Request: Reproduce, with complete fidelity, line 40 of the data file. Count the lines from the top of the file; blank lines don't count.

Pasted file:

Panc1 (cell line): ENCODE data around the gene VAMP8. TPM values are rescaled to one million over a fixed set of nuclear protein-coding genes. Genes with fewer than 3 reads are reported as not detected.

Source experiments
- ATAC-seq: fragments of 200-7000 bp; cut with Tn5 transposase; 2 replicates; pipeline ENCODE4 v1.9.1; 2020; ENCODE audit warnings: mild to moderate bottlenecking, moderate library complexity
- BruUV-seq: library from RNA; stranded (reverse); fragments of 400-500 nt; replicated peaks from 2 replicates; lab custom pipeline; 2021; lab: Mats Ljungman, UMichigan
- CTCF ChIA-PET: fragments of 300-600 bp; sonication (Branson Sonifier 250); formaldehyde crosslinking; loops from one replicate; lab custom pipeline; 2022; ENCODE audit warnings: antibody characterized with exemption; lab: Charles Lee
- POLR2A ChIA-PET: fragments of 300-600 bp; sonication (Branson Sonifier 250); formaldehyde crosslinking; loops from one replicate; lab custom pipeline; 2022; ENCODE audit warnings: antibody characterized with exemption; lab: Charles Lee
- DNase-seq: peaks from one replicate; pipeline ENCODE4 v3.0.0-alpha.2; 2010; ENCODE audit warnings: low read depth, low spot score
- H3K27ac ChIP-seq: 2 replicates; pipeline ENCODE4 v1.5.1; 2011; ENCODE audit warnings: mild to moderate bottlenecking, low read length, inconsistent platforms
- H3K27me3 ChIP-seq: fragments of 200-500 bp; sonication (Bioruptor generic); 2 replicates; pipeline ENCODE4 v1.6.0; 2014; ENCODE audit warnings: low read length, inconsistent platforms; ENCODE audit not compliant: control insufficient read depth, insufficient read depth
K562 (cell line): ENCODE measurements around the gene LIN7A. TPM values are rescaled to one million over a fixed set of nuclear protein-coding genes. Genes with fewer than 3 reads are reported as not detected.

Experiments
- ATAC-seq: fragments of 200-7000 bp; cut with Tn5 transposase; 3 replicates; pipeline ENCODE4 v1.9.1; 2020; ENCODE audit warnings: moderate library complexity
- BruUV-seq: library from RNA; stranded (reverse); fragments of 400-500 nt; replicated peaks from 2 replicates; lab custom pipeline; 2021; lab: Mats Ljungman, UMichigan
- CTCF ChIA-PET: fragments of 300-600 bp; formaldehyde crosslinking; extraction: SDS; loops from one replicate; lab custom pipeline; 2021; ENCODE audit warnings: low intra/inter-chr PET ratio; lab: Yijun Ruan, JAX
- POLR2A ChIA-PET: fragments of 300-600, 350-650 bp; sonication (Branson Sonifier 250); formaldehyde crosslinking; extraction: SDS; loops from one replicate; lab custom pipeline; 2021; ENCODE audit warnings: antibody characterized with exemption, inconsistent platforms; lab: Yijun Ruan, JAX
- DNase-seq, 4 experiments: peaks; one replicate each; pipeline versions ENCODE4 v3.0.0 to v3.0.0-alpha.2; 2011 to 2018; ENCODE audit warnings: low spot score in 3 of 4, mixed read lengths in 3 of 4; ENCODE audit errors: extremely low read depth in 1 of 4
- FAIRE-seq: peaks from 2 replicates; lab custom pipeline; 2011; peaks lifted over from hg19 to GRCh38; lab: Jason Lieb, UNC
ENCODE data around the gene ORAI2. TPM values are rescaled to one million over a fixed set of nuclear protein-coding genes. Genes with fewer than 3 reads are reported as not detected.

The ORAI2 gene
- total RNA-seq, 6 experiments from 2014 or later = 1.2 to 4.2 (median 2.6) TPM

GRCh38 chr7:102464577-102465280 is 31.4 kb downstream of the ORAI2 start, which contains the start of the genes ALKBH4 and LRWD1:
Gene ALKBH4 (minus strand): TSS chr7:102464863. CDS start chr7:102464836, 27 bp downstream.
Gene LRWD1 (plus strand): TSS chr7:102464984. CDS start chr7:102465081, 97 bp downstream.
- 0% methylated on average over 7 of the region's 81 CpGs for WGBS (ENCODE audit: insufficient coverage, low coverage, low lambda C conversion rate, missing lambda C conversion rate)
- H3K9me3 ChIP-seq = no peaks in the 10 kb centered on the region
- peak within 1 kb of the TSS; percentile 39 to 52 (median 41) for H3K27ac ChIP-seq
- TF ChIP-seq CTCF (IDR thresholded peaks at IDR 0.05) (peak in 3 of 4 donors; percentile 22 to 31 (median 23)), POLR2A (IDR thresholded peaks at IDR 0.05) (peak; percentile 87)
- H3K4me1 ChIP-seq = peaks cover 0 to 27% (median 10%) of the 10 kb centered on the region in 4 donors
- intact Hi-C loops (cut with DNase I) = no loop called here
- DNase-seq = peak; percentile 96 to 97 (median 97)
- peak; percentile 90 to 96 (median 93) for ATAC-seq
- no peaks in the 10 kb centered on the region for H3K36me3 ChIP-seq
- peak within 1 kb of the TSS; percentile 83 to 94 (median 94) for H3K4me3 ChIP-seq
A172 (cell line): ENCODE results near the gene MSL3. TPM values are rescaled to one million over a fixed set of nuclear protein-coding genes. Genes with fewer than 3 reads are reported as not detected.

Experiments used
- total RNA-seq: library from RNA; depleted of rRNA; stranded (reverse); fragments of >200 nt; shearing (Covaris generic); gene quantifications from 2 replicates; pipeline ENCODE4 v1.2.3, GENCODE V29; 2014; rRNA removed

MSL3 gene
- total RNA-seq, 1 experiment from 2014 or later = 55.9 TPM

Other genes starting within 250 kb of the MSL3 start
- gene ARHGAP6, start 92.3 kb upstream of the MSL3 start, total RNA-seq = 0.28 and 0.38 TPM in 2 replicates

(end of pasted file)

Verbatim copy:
- gene ARHGAP6, start 92.3 kb upstream of the MSL3 start, total RNA-seq = 0.28 and 0.38 TPM in 2 replicates